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Posts tagged ‘tdee’

Day 50: The plan

Yesterday, I thought long and hard about my short and long-term goals and about what changes I need to make to my daily goals to reach them.

For my short-term goals, I want to continue to lose fat mass, ideally 1 lb of fat a week, and I want to retain as much fat free mass as possible while doing it. Long-term, I would like to reach 22% body fat, and then switch to trying to build muscle.

So, what does that mean for the next four weeks or so?

From my previous daily goals, I’m going to continue doing the following:

  • Walk 15,000 steps a day – it’s the whole point of this blog
  • Log everything I eat – a must for calorie counting
  • Weigh myself daily – needed to figure out my actual TDEE
  • Maintain my TDEE spreadsheet – to help me determine what my TDEE really is
  • Consistently complete my Strong program workouts – regardless of what my results say, I still believe weight training in important for maintaining muscle mass when losing weight

I’m going to change my calorie goal to the following:

  • Eat 1,500 to 1,700 calories a day, with an optional 1,900 – 2,100 calorie day a week
  • I want to write a bit about why I intend to follow this new way of counting calories. Although I did lose weight on an average of 1,815 calories a day, I’m still hesitant to believe that 1,815 calories a day will result in a sufficient calorie deficit for me to lose 1 lb a week. I want to average less than 1,815 calories a day.
  • Since this is the area I struggle most in, I want to give myself some flexibility. Not too much, but just enough where I don’t feel so restricted or deprived, but I’m still averaging less than 1,815 calories a day. By focusing on a weekly average instead of a daily goal, I’m able to set a range of calories for each day.
  • Additionally, by giving myself a controlled “cheat day,” I’m further decreasing my feelings of being restricted and deprived. And just because I’m giving myself the cheat day, doesn’t mean I need to use it. It’s just there for when I need it.
  • I chose the calorie ranges I did because when I add up the maximum daily calories for a week and divide by 7 to come up with the average, it’s still less than 1,815 calories a day (the average comes out to 1,757 calories a day). At the lowest end of my ranges, the average daily calorie goal comes out to 1,557 calories.
  • Hopefully, this will result in a 1 lb weekly loss of fat. If I haven’t seen the scale budge in two weeks, I will trying lowering my ranges by 50 to 100 calories each; but I’ll cross that bridge when I get to it.

And finally, I’m adding a new goal:

  • Eat 100 grams of protein daily – I need to start focusing on the quality of my food now too, and not just the quantity of it; a high-protein diet will help me retain my fat free mass while I’m trying to lose all of this extra fat

If I consistently stick with the daily goals above, I hope to see a 4 lbs loss of fat at my next Bod Pod assessment (to be scheduled ), and hopefully no change in my fat free mass (unless it increases; that’s a change I’d be happy with). Hopefully, these goals are more realistic than my last ones. I’ll just have to take it one day at a time and see how it goes.

Final calorie count: 15,156

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Day 39: Meal prep – my way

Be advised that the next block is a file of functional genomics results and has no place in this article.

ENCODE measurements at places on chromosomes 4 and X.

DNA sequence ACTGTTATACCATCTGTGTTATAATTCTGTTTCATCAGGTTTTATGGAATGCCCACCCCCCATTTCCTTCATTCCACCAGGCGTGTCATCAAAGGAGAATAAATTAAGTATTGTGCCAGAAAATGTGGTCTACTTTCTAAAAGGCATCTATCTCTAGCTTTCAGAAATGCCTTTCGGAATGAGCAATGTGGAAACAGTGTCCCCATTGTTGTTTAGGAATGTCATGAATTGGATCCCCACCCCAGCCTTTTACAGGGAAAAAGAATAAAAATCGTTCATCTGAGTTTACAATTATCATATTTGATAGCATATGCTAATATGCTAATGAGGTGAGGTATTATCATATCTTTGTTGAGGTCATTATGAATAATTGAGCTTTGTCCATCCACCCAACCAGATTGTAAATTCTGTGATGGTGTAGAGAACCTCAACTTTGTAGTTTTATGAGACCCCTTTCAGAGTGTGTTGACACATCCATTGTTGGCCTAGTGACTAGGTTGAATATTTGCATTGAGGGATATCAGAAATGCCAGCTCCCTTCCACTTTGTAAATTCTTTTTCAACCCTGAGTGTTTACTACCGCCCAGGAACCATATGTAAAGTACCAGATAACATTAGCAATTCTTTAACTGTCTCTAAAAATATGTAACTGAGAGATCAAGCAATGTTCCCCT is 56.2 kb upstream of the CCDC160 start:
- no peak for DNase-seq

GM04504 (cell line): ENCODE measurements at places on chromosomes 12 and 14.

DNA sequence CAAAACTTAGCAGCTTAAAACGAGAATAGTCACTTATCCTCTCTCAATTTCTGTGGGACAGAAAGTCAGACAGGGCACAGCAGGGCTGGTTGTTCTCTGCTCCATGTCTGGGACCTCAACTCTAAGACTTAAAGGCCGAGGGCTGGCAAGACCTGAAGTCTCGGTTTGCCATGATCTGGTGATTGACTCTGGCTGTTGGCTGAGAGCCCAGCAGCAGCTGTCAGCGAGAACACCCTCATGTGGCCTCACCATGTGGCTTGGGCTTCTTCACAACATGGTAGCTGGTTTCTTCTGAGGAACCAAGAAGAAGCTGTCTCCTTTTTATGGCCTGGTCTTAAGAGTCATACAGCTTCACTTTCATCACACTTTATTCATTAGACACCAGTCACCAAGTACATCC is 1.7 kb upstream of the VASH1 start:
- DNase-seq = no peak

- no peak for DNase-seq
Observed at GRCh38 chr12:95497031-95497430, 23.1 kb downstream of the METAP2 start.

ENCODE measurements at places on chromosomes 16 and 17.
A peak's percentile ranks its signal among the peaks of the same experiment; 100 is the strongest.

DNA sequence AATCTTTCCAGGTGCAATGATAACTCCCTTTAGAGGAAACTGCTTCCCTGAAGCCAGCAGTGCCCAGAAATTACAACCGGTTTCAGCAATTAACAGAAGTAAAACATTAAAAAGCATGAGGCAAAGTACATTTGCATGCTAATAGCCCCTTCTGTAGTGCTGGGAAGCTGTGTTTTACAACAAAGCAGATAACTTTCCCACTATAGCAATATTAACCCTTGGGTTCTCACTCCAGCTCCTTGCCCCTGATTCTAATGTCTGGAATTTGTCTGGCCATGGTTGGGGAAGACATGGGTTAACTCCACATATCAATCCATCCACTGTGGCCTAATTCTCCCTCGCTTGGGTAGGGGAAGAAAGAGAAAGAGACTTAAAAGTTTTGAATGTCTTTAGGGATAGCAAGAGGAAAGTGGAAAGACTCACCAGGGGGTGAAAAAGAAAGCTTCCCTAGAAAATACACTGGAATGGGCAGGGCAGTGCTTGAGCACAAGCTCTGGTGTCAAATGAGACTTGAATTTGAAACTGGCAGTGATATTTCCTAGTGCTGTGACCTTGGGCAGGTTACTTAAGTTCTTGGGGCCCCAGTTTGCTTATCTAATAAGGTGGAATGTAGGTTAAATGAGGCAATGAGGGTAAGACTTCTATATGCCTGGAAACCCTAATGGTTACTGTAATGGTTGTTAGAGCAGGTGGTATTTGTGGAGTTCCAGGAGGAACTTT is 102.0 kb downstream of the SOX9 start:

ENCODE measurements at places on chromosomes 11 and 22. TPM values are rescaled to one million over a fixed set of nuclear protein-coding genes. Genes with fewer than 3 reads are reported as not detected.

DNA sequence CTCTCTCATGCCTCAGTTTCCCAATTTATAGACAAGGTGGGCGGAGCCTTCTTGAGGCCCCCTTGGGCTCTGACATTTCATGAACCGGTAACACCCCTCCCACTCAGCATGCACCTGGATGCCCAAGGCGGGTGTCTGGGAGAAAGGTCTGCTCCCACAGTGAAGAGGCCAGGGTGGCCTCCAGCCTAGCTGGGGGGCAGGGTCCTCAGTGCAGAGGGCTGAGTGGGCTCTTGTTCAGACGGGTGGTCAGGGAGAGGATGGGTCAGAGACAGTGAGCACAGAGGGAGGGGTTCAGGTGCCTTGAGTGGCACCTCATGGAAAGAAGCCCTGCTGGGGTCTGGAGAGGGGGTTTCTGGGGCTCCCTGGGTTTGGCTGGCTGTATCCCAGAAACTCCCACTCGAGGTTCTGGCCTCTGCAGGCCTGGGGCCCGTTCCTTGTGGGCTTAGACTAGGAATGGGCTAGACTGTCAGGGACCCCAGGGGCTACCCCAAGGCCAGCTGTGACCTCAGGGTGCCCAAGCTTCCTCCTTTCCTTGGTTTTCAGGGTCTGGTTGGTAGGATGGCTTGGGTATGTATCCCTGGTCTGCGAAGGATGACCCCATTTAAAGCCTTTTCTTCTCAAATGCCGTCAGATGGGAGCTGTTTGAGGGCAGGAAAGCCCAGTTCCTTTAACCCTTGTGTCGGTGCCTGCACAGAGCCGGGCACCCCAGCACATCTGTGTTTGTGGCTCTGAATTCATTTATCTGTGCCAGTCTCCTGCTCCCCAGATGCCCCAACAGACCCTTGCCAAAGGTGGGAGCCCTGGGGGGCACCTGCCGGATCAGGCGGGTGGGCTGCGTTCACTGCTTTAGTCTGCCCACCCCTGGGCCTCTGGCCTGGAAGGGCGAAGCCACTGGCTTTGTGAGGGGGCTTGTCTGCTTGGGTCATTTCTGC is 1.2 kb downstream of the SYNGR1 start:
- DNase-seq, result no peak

I cleaned out my fridge yesterday and quickly realized I still had a lot of perfectly good leftovers, so I rescheduled my meal planning and prep for today.

I’ve tried meal prepping in the past, but I’ve failed miserably at it each and every time. The cycle sort of goes like this: I vow to meal prep. I get all excited and buy all sorts of nice veggies and meats. I cook it all. I portion it out. Then, a week later, I throw it all out because I didn’t eat it and it went bad. I hate wasting food, so despite my posts about meal prepping this weekend, I was having some serious doubts as to whether or not I really should try it again.

But, I decided to give it a try. I knew that despite my hesitation, I needed to meal prep in order to have a better shot at staying under my daily calorie goal this week. I needed to make it easy for myself to eat better. I also knew that if I was going to make it work this time, I had to do it differently, so I took the time to figure out how to do it in a way that worked for me – instead of trying to do it the way I thought I was supposed to.

I had to figure out the following three things before I started:

  • What meals should I prep?
  • How should I cook (or not cook) my food so that I’ll actually eat it and not just waste it? Especially considering I hate eating reheated, healthy meals.
  • How can I make the process easier?

Here’s what I eventually came up with:

What meals should I prep?

In an effort to meal prep in a way that works best for me, I decided to stick solely to lunch. I didn’t need to meal prep my breakfast because I usually have time to make it in the mornings; and when I don’t, I normally make myself a protein shake. It’s not really a problem area. I also didn’t need to meal prep any snacks because I have a bunch of single serve Greek yogurts in my fridge that I need to eat before they expire next week.

I refuse to meal prep dinners because I like to make a fresh dinner every evening. It’s the one meal I enjoy cooking because it’s for my family – except for when my husband is away for work. My kids are still too young to appreciate the effort I put into making dinner, so I tend to get lazy about it when it’s just them and me. I do try to plan my dinners ahead of time though, so I took the time to choose healthier recipes for this week.

That brings us back to lunch. Lunch is where I need the most help, primarily because I usually end up skipping it or going through a fast food drive through. Obviously, a fast food lunch is going to take up most of my daily calories, basically guaranteeing I’ll be over come dinner time; and skipping lunch always seems to end in a late night binge.

How should I prep my food to ensure I eat it and avoid waste? And how do I make this meal prep easier (and less time consuming)?

I decided to limit my prep to food I already had in my fridge and pantry – no grocery store trip for fresh veggies or meats. So, after cleaning out my fridge and freezer yesterday for expired stuff and scouring the pantry for healthy options, here’s what I came up with.

  • Chicken breasts
  • Carrots
  • White rice (leftover)
  • Yellow, red, and green onions
  • Salmon
  • Frozen stir-fry veggies